Interview with Prof. Stephen Morris

Read our short interview with professor Stephen Morris (Princeton University), who gave a research seminar at CERGE-EI on May 9, 2019. The interview was prepared by our PhD student, Vladimír Novák.

Professor Morris,  thank you very much for your time and this interview. Yesterday, you started your seminar talk, entitled “Incomplete Information and Coordination” by emphasising a misunderstanding about the value of John Harsanyi’s contribution and implicit common knowledge assumptions. (Note for the reader: Harsanyi’s contribution lies in showing that by working with the universal type of space, we can dispense with common knowledge assumptions. However, the economics profession went straight back to making unrealistic complete information assumptions, by continuing to work with small and simple type spaces).

● When did you realize that scholars do not use the full potential of Harsanyi’s contribution? What is your opinion about recent papers that still do not appropriately interpret Harsanyi’s idea?

At the World Congress of the Econometric Society in Tokyo in 1995, I was the discussant of a paper by Eddie Dekel and Faruk Gul.  I  haven’t gone back to look at their paper recently but I think they introduced me to a number of the themes in my talk.

I don’t want to criticize very productive work that uses very simple type spaces.  I just want to highlight that they are making strong common knowledge assumptions and to advertise that it is an interest direction to try and weaken those assumptions.

● Should we revisit older traditional papers and textbooks in economics, to see whether they are misinterpreted in the current literature? Could this be a good opportunity for PhD students searching for research topics? 

I’m not sure this is a good research strategy: I think I just wanted to highlight the history as a hook to make a substantive point about modelling higher order beliefs.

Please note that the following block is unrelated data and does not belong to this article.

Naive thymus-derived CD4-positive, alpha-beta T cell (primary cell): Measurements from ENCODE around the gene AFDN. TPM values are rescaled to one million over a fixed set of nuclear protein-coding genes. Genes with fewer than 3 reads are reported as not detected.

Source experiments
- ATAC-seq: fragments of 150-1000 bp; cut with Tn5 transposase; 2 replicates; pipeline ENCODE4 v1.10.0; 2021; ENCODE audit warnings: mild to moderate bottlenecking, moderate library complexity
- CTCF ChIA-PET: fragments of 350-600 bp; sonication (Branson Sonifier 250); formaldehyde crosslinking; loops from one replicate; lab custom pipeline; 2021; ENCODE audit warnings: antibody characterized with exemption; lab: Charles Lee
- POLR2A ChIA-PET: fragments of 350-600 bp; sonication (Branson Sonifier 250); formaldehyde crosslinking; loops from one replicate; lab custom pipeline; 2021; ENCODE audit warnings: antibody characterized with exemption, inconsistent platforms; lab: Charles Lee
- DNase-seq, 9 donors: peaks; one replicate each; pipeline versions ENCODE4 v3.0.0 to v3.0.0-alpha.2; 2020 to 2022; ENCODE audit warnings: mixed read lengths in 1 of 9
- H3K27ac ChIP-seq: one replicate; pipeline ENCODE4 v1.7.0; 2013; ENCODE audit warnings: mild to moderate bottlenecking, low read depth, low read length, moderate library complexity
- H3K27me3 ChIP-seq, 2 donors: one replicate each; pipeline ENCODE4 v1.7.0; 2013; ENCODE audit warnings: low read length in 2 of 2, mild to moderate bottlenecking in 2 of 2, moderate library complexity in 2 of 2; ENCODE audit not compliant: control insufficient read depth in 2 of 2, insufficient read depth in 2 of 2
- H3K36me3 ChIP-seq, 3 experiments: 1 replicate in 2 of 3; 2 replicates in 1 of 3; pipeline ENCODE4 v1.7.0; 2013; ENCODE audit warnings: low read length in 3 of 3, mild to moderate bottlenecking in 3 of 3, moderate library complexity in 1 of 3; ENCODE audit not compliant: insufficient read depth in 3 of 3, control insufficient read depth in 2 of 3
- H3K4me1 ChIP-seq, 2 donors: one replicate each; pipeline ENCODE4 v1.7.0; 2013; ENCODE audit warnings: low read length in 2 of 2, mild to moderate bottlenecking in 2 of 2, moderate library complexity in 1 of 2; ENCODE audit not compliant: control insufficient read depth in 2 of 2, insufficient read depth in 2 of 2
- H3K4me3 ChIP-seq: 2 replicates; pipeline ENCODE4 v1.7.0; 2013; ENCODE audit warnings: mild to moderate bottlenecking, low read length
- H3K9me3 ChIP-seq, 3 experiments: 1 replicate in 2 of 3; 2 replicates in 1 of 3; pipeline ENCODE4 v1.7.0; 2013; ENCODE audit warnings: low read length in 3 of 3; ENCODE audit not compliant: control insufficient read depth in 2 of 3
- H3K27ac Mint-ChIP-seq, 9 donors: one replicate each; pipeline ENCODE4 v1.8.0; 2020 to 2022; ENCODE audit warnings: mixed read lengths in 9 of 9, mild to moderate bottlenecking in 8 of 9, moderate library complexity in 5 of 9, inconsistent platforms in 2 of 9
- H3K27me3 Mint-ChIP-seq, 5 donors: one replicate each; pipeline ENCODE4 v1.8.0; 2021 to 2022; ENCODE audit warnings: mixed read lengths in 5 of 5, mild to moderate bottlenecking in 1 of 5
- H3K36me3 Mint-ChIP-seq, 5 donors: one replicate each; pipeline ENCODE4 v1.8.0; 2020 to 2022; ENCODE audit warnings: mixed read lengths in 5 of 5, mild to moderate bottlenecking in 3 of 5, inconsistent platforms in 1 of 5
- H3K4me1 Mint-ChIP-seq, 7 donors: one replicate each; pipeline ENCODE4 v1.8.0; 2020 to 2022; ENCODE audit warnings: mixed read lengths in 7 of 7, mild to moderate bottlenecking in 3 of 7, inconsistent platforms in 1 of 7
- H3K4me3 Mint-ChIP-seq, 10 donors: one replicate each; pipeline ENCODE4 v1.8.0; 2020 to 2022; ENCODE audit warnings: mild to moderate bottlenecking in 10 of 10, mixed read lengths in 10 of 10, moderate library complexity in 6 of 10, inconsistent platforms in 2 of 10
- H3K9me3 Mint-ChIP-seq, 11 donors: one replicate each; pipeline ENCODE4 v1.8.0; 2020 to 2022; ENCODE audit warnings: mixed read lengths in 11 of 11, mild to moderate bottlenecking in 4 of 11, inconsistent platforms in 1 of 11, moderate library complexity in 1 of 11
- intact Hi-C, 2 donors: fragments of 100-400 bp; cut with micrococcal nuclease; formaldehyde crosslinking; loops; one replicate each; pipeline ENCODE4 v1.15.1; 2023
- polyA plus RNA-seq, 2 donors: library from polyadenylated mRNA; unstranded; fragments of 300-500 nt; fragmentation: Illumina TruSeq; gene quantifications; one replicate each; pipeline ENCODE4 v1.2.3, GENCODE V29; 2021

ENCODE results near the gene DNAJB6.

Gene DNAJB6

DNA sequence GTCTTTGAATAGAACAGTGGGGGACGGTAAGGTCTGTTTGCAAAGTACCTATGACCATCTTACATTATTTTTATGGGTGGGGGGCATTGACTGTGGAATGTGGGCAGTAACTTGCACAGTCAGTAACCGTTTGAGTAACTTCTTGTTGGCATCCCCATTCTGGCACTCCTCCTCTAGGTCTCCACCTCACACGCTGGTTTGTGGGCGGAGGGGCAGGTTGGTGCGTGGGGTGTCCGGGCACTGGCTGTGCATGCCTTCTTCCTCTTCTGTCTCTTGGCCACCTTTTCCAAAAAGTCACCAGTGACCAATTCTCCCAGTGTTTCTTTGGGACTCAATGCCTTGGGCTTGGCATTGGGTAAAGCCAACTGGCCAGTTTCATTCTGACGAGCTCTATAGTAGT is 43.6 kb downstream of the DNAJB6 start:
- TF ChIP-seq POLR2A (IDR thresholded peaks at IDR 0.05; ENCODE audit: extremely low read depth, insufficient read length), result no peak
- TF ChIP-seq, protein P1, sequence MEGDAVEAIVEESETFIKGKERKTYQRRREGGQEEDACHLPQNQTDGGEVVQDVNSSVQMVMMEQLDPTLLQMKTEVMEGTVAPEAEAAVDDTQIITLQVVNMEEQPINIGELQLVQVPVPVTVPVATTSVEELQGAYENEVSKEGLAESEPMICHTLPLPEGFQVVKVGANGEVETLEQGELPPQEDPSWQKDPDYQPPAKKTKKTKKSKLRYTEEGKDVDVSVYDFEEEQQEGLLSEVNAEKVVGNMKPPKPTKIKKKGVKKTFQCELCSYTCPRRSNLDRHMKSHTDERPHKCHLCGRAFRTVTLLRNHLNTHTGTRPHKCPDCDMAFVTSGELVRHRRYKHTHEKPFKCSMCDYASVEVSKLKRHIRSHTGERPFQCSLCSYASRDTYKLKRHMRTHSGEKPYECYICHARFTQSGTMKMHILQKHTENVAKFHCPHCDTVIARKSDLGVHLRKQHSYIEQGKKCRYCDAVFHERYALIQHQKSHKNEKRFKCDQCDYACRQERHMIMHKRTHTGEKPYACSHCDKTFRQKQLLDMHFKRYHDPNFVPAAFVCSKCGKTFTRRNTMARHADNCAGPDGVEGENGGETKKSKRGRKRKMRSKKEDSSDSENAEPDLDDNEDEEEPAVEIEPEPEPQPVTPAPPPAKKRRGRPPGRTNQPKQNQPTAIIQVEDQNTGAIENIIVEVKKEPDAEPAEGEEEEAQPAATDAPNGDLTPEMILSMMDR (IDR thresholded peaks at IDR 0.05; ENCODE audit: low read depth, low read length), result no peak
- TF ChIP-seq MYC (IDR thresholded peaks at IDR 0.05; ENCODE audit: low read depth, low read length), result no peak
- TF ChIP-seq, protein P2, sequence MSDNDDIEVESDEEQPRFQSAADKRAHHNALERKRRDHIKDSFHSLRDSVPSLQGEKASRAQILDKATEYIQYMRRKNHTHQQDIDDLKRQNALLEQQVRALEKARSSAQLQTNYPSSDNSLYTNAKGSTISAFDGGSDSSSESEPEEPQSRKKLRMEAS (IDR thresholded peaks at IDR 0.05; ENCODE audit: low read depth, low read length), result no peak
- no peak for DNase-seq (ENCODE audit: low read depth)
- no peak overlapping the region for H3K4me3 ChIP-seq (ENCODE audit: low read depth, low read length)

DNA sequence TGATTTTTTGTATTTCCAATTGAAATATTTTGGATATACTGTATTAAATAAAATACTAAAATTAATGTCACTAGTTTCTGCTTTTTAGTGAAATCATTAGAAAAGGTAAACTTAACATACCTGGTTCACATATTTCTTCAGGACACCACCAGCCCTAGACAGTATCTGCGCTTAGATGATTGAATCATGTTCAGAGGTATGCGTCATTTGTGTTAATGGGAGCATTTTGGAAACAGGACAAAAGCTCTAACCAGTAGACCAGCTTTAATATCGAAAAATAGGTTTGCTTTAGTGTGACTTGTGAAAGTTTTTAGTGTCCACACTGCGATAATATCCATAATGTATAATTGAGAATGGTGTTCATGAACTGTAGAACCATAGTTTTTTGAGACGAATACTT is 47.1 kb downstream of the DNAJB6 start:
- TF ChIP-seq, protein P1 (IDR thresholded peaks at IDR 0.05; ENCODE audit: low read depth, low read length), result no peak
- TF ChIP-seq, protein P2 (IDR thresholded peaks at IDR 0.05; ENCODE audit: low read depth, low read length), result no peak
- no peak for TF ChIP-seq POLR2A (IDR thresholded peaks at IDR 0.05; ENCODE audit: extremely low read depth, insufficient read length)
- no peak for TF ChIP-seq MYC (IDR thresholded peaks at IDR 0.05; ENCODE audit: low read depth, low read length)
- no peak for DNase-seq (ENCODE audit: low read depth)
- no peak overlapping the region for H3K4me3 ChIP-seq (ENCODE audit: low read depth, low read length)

●  In many debates among economists, one can hear that it is becoming harder to publish and to attract attention with purely theoretical papers and that we should combine theory with experiments and/or with more empirics. What do you think about prospectives for pure theorists in the future and about their opportunities to find attractive placements on the job market? 

It is natural that as the theory becomes more developed, there is more expectation of empirical and experimental work to accompany it.  This may seem like a constraint to those with an interest in pure theory but it will probably make them more productive scholars in the long run.

●   At CERGE-EI, there is an active group working on the rational inattention theory and its applications. What is your opinion about possible applications of this theory in the game theory and mechanism design?

I am very excited about a current paper that I have about the cost of information and game theory. As it happens, I first presented a very early version of this work at a conference at CERGE-EI organized by Filip Matejka.  It does have a message that one should be careful about using mutual information as a cost of information.  But I think the existing rational inattention literature is very inspiring and the applications to game theory and mechanism design will be a leading topic in theory going forward.

●   Where do you think your field of interest (e.g. incomplete information, game theory, mechanism design) will evolve in the near future? What challenges and problems need to be solved/are waiting ahead?

My talk hinted at one direction: relaxing (somewhat) implicit common knowledge assumptions in game theory and mechanism design; this has been a focus of my research but there are lots of open questions.

●   Do you have some research problem that you have worked on, but which you have not yet managed to solve numerous times during your career, and that you are still hoping to solve one day?

I have often thought about trying to implement experiments related to my research on incomplete information.  I keep hoping to come back to it but maybe I have not been persistent enough.

●  What are the main imperfections in the organization of economics as a science that, in your opinion, should be changed? For instance, do you find the dominant position of the top five journals troubling?

I do think that the dominant position of the top five journals is troubling, in particular, because they have different distributions of topics and styles that are not necessarily optimal if they will be arbiters of research success.

●  What advice would you a give to first year PhD students at CERGE-EI? 

Study hard!  Try to see how the ideas in your courses can help you understand phenomena outside the courses, i.e., relate the academic material to what you see about everyday economic decision making.

On behalf of all the readers of the CERGE-EI Blog, thank you very much for this interview.



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